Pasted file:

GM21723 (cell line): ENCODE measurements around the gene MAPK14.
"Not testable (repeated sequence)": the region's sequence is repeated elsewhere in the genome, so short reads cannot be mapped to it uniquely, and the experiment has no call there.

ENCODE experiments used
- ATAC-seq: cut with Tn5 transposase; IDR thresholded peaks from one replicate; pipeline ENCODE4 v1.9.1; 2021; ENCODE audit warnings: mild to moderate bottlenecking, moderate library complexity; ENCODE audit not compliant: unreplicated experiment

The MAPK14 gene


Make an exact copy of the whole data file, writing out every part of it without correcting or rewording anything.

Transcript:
GM21723 (cell line): ENCODE measurements around the gene MAPK14.
"Not testable (repeated sequence)": the region's sequence is repeated elsewhere in the genome, so short reads cannot be mapped to it uniquely, and the experiment has no call there.

ENCODE experiments used
- ATAC-seq: cut with Tn5 transposase; IDR thresholded peaks from one replicate; pipeline ENCODE4 v1.9.1; 2021; ENCODE audit warnings: mild to moderate bottlenecking, moderate library complexity; ENCODE audit not compliant: unreplicated experiment

The MAPK14 gene